RIYADH: One of Saudi Arabia’s first female racing drivers believes motorsport is too male dominated and that more needs to be done to encourage women to enter the sport.

Speaking exclusively to Arab News, Aseel Al-Hamad said the fact that only 1.5 percent of racing licences are held by women was “a big international issue.”

Al-Hamad, who is also the first female board member of the Saudi Arabian Motor Federation, said that while there are some women blazing a trail in the sport, more needs to be done by its authorities.

“There are Formula 1 drivers like Tatiana Calderón, team principles such as Susie Wolff and Claire Williams. We also have female mechanical engineers and in all kinds of positions, but they are just a few. 

“We need to use them as role models to encourage more young girls to become like these amazing women,” she added.

Al-Hamad, who has been passionate about cars since her youth, told Arab News that she is a fan of Formula 1 and a highlight of her career was being invited to drive an F1 car, but her driving idol was Michèle Mouton. 

“Because, back then in the 1980s, she competed in an all-men rally championship. And honestly, I don't think anyone did what she did at that time,” she said.

It is experiences like those that inspired her to forge a path for more women in motorsport and lead the way for female drivers in Saudi Arabia and beyond.

Al-Hamad, who mixes racing with her interior design business, is one of the representatives on the International Automobile Federation (FIA)’s “Women in Motorsport Commission”, which creates programs and initiatives to encourage more young girls to be inspired by the sport and consider it as a career.

“I won’t forget the day I got contacted by the president of the Federation asking me to join the board of directors, it's great because I have lots of difficulties in my career and it's so great to now build a foundation for these young women and ensure that they won't go through the struggles and the challenges I went through,” she said.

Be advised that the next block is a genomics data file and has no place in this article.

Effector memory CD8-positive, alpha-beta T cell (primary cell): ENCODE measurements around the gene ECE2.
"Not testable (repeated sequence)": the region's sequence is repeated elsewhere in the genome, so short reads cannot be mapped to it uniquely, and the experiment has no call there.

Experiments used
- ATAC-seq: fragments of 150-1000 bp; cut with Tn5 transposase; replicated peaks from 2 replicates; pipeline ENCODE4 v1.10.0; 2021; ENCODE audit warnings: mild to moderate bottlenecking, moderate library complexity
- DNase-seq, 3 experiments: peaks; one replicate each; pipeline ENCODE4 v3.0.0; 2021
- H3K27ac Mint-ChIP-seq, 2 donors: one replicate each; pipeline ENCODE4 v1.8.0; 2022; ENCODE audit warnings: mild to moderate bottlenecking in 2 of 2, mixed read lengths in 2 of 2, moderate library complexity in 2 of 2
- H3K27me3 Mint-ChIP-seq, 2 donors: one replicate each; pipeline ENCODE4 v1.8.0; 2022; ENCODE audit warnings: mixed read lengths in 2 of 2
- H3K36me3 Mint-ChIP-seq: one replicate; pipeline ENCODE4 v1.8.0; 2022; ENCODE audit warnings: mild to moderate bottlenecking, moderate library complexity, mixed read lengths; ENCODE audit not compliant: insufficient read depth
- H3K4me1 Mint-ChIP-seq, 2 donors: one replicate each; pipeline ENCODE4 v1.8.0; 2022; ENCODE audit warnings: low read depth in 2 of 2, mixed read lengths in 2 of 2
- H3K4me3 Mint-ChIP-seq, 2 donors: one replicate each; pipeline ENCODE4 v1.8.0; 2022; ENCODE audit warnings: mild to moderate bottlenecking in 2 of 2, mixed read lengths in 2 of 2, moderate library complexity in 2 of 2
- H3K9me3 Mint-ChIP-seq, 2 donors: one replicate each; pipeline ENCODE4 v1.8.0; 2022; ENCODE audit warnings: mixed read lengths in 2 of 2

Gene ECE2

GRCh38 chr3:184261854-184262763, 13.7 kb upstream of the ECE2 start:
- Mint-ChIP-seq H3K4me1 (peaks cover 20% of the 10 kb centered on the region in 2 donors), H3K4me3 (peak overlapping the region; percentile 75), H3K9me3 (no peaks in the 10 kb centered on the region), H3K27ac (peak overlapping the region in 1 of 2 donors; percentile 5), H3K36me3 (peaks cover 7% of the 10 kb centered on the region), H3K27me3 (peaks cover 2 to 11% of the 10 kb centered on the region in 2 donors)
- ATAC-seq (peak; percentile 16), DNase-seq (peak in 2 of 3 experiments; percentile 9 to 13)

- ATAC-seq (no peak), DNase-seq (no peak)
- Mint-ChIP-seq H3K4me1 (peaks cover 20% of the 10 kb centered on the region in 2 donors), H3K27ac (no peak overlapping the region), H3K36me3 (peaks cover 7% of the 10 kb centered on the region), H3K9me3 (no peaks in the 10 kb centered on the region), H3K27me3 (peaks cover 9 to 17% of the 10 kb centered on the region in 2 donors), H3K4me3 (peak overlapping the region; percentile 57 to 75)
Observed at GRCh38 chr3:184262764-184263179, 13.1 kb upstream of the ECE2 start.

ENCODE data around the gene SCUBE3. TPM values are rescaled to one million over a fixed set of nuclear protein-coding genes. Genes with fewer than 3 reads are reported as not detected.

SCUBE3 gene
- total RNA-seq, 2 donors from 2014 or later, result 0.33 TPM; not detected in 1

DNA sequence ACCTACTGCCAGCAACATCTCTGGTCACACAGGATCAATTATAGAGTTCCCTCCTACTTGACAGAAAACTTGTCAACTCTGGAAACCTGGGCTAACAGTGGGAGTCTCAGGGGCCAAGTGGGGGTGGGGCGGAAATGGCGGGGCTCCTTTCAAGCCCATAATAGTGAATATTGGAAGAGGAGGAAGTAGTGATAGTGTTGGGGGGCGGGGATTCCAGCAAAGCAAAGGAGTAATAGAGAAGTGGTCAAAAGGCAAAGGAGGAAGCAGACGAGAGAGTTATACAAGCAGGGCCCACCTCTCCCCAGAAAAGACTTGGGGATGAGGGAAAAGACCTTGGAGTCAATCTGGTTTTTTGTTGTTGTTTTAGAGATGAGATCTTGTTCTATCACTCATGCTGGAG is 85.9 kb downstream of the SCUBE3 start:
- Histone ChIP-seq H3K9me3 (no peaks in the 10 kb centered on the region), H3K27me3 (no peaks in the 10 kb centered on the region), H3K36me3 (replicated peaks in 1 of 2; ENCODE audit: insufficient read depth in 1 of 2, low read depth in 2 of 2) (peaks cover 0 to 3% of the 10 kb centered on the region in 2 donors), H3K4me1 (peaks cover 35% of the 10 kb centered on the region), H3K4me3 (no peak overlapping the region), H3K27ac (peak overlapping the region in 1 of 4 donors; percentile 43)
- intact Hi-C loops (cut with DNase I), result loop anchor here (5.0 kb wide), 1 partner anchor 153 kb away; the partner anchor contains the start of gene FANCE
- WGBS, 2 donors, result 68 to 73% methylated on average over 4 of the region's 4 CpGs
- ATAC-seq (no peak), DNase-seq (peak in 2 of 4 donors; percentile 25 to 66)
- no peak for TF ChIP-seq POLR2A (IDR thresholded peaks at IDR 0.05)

On the possibility of one day seeing a Saudi female world champion in major motorsport such as F1 and Formula E, she said: “Today, it is possible, especially when we are seeing how the government is very much supporting sports and women’s participation in sport. 

“We have just recently started and we're starting really fast. I won’t be surprised to see a champion soon competing in big international events.”

Al-Hamad also said the Kingdom hosting events like Formula E is vital in boosting the popularity of motorsport in the country and the wider region. 

“Maybe most of the people used to watch football. But, today, when we have such international motorsport event, so many people will get closer to the motorsport and understand the rules. 

“And maybe these young generations, when they attend the race, they might get inspired and become fans of motorsport.” She added.

The FIA is hosting an event alongside the Nov. 22-23 Diriyah ePrix called “Girls on Track,” the second time such an event has been held outside of Europe.

“This event is very much focused on encouraging young girls from eight to 18 years old to discover their talents and motorsport, hopefully it will inspire them to consider a career in motorsport,” Al-Hamad said. 

The event will include educational workshops to introduce girls to a range of topics -- from mechanical engineering to motorsport journalism, as well as opportunities to use racing simulators and to drive on a carting track.

The girls will also take part in a panel discussion with some figurehead females in motorsport including Susie Wolff, team principal of Venturi Formula E. 

“We've approached mostly schools and we sent them invitations to have girls register and hopefully they will discover their talents,” Al-Hamad said.

Her advice to young women is to achieve what they dream for, even if they are dreaming big.

“They might have some fears at the beginning, they might think it's impossible. But my advice to them is to take small steps and just think of the steps with time, they will be surprised that they actually achieve their dreams,” she said.

Ahead of the Diriyah ePrix, Al-Hamad drove Porsche’s first all-electric road vehicle -- the Taycan -- from Dubai to Riyadh with former F1 driver Mark Webber.

Ahead of the Diriyah ePrix, Al-Hamad drove Porsche’s first all-electric road vehicle -- the Taycan -- from Dubai to Riyadh with former F1 driver Mark Webber. The model goes on sale in the Middle East in 2020. (Porsche)

The Taycan, which goes on sale in the Middle East in 2020, is the most powerful production electric model that the sports car manufacturer currently has in its product range, hitting 0-100kmh in 3.2 seconds.

On driving it, Al-Hamad said: “We wanted to test the performance of the car and it's great that we just arrived ahead of Porsche's debut in the Formula E this weekend.

“I love the handling, the feeling, it's a fast car, it has the same Porsche DNA in its interior and exterior. It is a beautiful car.”